Just As I Thought

That’s entertainment

Reuters (in its entertainment news section, no less) reports that the Pentagon is planning to allow reporters to accompany front line soldiers during the (Coming soon! Set your VCRs! Play along at home!) upcoming war on Iraq.

Some experts said the plan to “embed” reporters in the armed forces raises questions about journalistic independence.

“I think the verb itself is enough to make journalists uncomfortable,” said Robert Thompson, director Syracuse University’s Center for the Study of Popular Television. “It implies becoming part and parcel, and really implies in a more glib way going to bed with.”

Still, Thompson agreed that the media and the public would probably be better served than they were in 1991. “If the Gulf War looked like a video arcade, this might at least look a little bit more like what we think of as a war,” he said.

Other critics have suggested the arrangement could fuel perceptions, particularly outside the United States, that the American media covers the U.S. military like the hometown football team.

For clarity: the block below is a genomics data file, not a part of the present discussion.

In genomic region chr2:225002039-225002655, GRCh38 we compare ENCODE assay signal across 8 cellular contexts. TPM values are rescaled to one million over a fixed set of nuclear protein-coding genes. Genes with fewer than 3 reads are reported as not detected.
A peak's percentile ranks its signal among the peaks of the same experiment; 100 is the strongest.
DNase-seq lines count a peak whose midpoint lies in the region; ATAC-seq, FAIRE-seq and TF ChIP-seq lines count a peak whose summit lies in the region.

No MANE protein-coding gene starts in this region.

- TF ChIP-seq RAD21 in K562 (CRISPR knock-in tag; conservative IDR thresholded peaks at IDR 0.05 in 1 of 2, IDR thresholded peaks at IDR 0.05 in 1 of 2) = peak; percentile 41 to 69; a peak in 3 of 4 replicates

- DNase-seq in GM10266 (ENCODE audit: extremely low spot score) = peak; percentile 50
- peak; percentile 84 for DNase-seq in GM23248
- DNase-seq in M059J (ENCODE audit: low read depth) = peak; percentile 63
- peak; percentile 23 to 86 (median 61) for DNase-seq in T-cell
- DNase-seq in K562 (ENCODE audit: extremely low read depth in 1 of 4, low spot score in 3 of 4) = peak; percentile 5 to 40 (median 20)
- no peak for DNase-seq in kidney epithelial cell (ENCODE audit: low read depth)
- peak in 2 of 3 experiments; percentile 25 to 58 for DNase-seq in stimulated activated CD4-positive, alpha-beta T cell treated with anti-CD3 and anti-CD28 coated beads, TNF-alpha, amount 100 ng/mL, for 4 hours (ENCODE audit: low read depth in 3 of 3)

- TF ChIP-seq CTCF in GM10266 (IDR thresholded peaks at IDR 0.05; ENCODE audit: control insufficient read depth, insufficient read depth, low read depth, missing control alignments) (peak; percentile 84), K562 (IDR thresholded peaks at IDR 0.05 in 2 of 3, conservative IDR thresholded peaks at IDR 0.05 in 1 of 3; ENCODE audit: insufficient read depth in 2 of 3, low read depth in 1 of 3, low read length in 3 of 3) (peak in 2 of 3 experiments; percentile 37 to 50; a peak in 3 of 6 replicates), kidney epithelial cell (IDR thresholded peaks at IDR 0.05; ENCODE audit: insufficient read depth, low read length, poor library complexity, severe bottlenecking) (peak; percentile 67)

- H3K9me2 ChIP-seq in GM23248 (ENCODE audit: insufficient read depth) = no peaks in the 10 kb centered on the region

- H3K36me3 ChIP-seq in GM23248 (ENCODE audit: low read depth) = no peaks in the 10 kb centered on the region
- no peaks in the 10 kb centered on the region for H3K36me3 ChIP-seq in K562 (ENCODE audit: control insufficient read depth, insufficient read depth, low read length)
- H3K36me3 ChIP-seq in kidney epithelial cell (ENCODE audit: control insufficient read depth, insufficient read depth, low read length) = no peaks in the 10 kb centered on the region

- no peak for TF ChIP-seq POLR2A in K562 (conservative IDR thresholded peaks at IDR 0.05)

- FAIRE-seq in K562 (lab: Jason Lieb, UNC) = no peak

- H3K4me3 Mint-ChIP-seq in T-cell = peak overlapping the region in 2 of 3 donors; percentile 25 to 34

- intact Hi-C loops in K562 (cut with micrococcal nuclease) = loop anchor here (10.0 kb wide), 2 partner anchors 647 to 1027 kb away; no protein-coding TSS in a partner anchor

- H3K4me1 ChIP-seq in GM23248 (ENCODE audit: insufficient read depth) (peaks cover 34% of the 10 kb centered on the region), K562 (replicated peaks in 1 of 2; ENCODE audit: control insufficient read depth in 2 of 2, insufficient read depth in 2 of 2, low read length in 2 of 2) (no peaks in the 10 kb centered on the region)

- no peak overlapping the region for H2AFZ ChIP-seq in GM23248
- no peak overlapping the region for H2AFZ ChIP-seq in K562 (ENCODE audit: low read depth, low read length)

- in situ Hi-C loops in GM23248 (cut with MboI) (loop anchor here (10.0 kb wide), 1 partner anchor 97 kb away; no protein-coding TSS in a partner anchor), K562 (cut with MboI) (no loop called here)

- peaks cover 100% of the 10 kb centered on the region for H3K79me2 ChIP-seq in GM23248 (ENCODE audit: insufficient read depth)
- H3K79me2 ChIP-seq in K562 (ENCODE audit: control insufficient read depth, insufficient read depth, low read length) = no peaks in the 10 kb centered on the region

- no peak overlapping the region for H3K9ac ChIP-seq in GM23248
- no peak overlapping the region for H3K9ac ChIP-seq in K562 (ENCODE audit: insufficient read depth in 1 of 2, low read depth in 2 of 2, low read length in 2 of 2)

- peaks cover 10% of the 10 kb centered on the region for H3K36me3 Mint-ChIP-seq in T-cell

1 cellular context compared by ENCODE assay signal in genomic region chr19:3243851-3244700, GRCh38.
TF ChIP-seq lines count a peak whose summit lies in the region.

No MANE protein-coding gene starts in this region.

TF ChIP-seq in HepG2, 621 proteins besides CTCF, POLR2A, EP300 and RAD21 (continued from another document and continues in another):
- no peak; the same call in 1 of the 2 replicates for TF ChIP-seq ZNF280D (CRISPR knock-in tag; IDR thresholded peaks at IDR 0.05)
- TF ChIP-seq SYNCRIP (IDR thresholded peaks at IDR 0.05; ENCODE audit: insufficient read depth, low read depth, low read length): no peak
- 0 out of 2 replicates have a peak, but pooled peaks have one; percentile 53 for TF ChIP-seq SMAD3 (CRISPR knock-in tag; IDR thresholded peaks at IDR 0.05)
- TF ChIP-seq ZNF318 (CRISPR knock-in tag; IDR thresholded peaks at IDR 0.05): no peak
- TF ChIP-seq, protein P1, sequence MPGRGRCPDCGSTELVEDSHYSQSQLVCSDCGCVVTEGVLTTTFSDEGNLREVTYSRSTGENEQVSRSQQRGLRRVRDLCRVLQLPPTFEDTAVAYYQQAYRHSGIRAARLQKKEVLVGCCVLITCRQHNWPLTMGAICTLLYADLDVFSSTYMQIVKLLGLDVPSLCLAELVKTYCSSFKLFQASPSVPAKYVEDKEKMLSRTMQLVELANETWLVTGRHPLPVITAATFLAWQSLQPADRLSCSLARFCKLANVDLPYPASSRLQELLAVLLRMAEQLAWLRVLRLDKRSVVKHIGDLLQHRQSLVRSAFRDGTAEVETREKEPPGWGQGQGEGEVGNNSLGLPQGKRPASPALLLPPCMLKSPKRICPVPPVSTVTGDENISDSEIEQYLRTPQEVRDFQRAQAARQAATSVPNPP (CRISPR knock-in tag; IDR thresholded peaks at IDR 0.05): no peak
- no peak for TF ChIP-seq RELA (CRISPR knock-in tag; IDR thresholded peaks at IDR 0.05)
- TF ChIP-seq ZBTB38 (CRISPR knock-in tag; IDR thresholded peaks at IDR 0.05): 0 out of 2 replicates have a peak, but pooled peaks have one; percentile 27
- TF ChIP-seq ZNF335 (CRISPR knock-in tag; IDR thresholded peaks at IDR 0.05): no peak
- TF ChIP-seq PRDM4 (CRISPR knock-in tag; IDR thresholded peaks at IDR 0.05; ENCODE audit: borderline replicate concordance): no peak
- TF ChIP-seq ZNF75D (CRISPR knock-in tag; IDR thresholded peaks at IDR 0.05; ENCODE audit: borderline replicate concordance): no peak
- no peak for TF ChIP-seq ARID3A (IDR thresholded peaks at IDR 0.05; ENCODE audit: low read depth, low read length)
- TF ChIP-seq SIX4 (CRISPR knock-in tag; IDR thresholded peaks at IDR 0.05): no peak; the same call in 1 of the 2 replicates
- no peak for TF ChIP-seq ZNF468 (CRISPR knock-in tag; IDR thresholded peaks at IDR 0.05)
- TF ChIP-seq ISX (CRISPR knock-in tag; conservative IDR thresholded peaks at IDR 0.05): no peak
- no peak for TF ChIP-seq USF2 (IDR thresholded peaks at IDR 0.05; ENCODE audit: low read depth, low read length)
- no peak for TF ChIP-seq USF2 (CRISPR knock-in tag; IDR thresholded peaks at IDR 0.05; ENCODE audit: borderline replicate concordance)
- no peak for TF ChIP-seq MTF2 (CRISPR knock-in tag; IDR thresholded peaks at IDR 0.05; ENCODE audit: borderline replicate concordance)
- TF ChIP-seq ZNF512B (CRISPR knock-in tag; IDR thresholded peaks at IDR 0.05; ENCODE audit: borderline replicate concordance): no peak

Network news executives acknowledge that the Pentagon’s latest overtures to the media are in part self-motivated.

And what corporate logos will be sewn into the soldier’s uniforms for this unique new reality programming?

There is a long history of journalists reporting from the front lines of war, most notably in World War II and Vietnam, where front line reporting did much to fuel anti-war protests. But in 2003, there is little “press” left. Instead, they’re the media. Their main product is just that – a product, to be sold to consumers hungry for more hype, more tabloid-style writing. The tv and cable networks already have logos, music, and graphics ready for the packaging of this upcoming war into an entertainment extravaganza. I can’t imagine that the corporate parents of these reporters will allow them to actually bring the horrors of war to their audience in such a way that it will make Americans question their President’s action.

I hope I am wrong. I hope that we don’t need to find out.

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